More than three years after the release of its time-rewinding, episodic adventure Life Is Strange, French video game developer Dontnod Entertainment is in the midst of developing a sequel. While we don’t know much about it, except that it focuses on new characters in the same universe, we’ll learn more on June 26th when Dontnod releases a free, one-off game called The Awesome Adventures of Captain Spirit.
Set in another fictional Oregon town called Beaver Creek three years after the original Life is Strange, Captain Spirit will take place over the course of a single Saturday morning. It follows Chris, 10-year-old boy who imagines he has superpowers. Co-creative director Raoul Barbet says that Chris was a character Dontnod came up with while working on Life is Strange 2, but they wanted to do something more in-depth with him. “As a 10-year-old boy, you’ve got this powerful imagination we all have as a boy, as a lonely boy,” he tells The Verge. “We wanted to talk about that, the fact that sometimes it’s interesting to be able to escape the difficult reality with your imagination.”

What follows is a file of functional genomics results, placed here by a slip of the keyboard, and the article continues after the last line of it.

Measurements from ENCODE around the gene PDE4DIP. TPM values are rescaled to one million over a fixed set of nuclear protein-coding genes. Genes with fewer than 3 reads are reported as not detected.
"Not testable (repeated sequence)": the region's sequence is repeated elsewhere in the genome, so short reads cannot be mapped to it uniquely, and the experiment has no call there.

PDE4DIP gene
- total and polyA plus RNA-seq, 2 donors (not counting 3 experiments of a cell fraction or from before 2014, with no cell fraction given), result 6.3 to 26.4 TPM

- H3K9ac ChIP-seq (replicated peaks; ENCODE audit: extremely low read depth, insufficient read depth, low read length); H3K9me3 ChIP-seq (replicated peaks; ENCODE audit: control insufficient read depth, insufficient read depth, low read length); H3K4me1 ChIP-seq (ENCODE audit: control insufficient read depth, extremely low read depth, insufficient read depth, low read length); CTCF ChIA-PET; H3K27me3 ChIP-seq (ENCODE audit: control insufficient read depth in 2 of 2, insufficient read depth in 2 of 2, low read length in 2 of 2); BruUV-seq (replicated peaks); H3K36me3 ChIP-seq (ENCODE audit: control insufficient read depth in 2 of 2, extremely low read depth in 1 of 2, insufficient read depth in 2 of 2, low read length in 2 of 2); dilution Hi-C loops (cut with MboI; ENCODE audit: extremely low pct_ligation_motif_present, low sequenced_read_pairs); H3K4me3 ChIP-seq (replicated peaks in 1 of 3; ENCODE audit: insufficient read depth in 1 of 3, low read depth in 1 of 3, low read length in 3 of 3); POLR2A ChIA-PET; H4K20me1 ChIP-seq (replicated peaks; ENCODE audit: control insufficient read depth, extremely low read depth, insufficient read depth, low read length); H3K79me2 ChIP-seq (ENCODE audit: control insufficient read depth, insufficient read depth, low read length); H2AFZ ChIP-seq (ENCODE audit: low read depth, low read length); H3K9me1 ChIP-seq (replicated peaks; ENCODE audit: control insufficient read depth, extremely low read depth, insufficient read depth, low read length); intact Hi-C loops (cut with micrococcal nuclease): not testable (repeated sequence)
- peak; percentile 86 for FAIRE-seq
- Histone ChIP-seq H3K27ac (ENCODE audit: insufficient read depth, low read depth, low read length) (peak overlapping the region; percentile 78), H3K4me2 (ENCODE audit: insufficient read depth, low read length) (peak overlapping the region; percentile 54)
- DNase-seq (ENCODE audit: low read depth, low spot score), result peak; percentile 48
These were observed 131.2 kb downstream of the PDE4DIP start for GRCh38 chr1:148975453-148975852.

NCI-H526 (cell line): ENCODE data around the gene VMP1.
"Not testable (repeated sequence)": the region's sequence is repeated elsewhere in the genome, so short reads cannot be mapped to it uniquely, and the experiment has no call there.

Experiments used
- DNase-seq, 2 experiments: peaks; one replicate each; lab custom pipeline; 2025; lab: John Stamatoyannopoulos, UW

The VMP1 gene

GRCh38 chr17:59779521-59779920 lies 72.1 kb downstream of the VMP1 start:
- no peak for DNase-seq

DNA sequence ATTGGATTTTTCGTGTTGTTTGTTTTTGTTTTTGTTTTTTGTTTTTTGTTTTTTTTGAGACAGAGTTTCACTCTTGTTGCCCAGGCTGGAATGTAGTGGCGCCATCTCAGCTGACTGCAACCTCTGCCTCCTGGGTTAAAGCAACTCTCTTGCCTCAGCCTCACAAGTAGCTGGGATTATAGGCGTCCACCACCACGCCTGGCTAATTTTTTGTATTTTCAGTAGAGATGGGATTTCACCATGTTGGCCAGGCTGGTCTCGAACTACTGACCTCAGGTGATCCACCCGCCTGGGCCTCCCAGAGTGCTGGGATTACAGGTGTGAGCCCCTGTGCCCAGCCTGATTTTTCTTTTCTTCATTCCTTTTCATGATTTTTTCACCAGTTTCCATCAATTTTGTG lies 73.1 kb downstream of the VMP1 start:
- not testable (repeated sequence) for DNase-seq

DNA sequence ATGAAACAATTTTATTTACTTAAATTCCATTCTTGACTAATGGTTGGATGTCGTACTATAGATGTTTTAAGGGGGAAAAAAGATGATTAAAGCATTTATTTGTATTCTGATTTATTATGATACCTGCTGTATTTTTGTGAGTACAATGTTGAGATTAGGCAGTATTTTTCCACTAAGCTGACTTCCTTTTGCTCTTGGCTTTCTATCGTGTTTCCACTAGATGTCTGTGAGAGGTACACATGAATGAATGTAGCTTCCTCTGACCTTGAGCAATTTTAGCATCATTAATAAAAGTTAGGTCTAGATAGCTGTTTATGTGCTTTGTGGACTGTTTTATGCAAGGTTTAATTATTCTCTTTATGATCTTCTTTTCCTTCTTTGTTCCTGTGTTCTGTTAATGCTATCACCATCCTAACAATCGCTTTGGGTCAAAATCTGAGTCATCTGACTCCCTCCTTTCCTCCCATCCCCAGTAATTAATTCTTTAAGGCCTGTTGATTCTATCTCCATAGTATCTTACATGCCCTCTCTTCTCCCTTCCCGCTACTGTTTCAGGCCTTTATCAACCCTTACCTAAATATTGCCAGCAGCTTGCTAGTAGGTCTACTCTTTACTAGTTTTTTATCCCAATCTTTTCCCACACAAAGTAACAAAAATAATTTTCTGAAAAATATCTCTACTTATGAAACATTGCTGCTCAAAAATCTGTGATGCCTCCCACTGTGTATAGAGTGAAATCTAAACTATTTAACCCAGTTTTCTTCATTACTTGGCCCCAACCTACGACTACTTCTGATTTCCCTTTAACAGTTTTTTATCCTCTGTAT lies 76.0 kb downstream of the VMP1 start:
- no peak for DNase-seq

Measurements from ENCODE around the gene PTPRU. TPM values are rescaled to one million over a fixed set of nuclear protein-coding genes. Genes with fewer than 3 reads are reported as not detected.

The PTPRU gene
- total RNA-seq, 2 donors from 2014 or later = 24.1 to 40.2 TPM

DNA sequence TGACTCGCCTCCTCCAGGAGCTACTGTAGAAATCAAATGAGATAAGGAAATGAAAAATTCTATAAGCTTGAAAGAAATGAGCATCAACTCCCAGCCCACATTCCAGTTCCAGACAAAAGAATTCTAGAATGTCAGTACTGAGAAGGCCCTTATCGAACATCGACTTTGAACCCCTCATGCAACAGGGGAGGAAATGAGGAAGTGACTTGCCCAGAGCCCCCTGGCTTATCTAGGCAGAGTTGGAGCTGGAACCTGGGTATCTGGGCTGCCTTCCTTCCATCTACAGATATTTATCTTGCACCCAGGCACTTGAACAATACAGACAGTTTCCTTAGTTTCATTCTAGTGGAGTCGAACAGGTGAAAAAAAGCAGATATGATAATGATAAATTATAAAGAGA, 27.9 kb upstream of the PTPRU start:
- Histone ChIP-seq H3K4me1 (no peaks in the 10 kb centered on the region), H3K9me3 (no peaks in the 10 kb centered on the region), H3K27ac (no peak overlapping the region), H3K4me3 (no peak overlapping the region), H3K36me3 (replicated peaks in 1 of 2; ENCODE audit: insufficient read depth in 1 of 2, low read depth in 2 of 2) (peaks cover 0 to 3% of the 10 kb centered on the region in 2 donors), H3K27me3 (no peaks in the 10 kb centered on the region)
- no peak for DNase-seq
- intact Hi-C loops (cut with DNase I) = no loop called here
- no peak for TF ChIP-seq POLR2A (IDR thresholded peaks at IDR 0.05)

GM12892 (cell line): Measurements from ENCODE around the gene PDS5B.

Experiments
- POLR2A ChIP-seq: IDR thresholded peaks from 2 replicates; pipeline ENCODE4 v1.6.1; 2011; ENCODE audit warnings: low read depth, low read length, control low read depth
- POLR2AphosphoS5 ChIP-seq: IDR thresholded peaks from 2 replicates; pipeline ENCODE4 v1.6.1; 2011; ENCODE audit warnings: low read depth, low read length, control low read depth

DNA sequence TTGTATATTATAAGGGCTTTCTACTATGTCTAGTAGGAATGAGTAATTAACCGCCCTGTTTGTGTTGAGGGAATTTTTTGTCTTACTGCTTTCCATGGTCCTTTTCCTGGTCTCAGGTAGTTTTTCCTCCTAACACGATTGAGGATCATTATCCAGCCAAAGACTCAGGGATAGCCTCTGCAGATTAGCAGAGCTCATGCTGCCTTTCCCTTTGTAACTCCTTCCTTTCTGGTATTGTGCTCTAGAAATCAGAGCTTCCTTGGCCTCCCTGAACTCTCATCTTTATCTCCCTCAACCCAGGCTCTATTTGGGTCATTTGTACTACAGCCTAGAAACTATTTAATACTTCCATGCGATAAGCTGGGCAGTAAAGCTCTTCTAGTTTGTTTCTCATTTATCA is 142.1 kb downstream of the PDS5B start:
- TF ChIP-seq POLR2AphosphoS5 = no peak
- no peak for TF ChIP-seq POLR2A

Underneath the cute conceit of Captain Spirit — that the powers he uses in-game are just a product of his imagination — lurks a more serious story. Chris’ mother is out of the picture, and his dad struggles with alcohol abuse. “This is something we really wanted to talk about, what is it to be a child on your own,” Barbet says. “I think it’s interesting also to remember when you’re a boy like him, you’re quite young, but you start to understand some stuff of the adult world.”
Although the first Life is Strange included a supernatural hook (a teenage girl with the power to rewind time), Barbet says that for Dontnod, the goal is to keep its stories grounded in reality — specifically, the one it’s created already with Life is Strange.
“We knew that we wanted to keep the same universe for the game, even if it’s other characters,” Barbet says. “So it was interesting for us to go, ‘Okay, how are we going to connect everything?’” The demo has already offered a few small connections to Life is Strange, like a letter from Blackwell Academy. Still, Barbet says it’s about keeping it believable. “It’s not about creating a multiverse,” he says. “It’s more how you connect in a realistic way, the story.”